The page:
Come and join us for our next Nature Journal Club on August 20th. We will be discussing insects, but who knows what treasures will steal the show. Click here for details.

























Wednesday, July 5, 2017

Great Day for a Ride



"Tut tut, it looks like rain."

We knew we would head out on the trails today, but hiking or biking, we weren't sure until we reached the trail head and put our amateur weather watching skills to the test. 

The clouds seemed to part as a woodpecker tapping on the trees welcomed us today at the Tomasi trail head. When is the last time you have been out to this trail head? For us, it has been a while, and boy, the woods is a luscious green, sweetened with the scent of leaves, ferns, and wildflowers.

My younger son was quite taken by the daisies and devil's paintbrush (at least, that is what I've heard some refer to it as; perhaps orange hawkweed?) scattered throughout the River Trail, while my older son just wanted to race to the creek to throw rocks and dip his toes into the water. 

We saw some fellow bikers out today enjoying the trails, as well as two slugs, three butterflies, and the aforementioned wood pecker.

It was a great day for a ride, and bonus, we didn't get wet (at least not from the rain, from the creek, however, is a different story).


 

Monday, July 3, 2017

Just a little trail improvements and general update to report today.
Keweenaw Nordic purchased a large metal storage cabinet.

It was assembled yesterday and immediately filled with items that were previously
stored everywhere!

The new green storage shed is nearly done and finally got some dressing up.
Of course there is minor work remaining that will get done this summer.


Next the trail head at Tomasi was whacked and brushed back.  Cleaned up in general.








This is to make it look better and more usable over the summer.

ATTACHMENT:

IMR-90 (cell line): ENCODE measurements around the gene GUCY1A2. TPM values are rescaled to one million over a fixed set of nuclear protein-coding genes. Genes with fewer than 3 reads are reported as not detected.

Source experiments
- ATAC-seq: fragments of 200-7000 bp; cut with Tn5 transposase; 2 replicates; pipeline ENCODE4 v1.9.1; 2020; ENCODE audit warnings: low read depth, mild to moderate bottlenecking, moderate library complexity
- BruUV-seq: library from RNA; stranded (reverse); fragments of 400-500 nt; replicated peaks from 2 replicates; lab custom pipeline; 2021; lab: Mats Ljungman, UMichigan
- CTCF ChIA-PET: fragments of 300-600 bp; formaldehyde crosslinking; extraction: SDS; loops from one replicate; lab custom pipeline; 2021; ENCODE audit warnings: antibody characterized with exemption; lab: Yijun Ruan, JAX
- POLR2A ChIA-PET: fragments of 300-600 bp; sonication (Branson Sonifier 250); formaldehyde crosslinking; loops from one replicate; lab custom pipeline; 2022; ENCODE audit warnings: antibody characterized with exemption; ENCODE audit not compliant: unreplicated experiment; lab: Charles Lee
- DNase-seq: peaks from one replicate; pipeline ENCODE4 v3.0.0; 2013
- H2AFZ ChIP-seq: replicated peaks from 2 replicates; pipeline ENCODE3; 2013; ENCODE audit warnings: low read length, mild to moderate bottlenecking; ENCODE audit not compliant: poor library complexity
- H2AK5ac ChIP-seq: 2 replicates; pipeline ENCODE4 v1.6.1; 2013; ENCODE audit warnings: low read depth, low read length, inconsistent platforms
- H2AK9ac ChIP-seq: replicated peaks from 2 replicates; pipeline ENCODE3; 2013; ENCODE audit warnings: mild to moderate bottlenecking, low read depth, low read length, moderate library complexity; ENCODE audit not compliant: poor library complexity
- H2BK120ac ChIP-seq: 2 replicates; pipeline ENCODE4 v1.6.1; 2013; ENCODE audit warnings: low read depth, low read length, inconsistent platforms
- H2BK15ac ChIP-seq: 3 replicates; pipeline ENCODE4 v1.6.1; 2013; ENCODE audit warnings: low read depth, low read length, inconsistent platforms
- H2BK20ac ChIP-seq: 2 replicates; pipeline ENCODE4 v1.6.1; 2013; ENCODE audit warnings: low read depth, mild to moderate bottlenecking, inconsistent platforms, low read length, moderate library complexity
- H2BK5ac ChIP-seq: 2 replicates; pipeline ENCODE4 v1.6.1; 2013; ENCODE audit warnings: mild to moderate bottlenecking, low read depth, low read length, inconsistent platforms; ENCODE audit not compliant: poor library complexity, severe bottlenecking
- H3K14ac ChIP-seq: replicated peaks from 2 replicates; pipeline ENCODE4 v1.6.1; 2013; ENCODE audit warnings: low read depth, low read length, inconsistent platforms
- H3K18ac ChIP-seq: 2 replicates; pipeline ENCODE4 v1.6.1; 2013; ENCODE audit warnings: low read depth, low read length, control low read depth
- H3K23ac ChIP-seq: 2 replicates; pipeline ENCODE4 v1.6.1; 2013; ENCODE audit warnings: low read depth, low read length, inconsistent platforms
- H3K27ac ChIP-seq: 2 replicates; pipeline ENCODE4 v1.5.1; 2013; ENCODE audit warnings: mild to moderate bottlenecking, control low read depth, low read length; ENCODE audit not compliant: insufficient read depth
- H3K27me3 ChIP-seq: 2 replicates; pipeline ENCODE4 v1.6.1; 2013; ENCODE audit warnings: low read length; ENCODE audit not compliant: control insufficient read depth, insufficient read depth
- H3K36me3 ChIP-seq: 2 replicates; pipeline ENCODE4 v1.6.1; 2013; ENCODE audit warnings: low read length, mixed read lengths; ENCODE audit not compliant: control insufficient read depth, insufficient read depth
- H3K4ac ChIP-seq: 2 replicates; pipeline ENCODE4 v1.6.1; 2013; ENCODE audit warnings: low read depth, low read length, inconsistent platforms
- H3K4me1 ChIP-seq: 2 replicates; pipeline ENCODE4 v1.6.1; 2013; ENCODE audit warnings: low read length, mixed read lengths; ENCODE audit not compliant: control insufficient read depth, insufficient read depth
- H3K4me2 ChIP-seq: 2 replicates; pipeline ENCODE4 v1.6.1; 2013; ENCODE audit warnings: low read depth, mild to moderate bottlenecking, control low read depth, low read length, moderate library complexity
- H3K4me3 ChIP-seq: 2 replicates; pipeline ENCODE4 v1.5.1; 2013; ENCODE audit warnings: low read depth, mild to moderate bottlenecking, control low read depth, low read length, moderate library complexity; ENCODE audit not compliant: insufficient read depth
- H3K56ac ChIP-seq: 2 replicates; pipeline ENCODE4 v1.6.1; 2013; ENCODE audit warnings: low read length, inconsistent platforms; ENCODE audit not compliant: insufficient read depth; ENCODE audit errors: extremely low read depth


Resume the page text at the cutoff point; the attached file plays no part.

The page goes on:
Then the trail head at Hancock's sledding hill was cleaned up.

This is located near but just beyond, Hancock beach.

Hope your 4th of July Holiday is the very best!


Tuesday, June 27, 2017

Wildflowers in Bloom

Yesterday morning the kiddos and I trekked up to Christensen Road to hike the trails. Yes, it was raining, but yes, it was worth it. Our loop consisted of the Lake Annie Trail and Finney Creek Trail before heading back to the car (those little legs are starting to stretch out some longer distances). 

The rolling meadows and narrow ravines captured the attention of my little guys, but it was the wildflowers that took top prize. If daisies are a favorite of yours they will be found in abundance right now.  


I am not sure what it is, exactly, that makes wildflowers so appealing. Perhaps it is the beauty that they display, without toil or spin. The encounter reminded me of a poem by Wendell Berry, "I Dream of a Quiet Man."

I dream of a quiet man
who explains nothing and defends
nothing, but only knows
where the rarest wildflowers
are blooming, and who goes,
and finds that he is smiling
not by his own will.

The wildflowers are in bloom out in the Churning Rapids, and likely if you park down Christensen Road you the have the serene sounds of nature all to yourself, unless of course, you see us there. Then you will hear two little boys calling out, "Daisies mom, daisies! Pretty! Do you see?"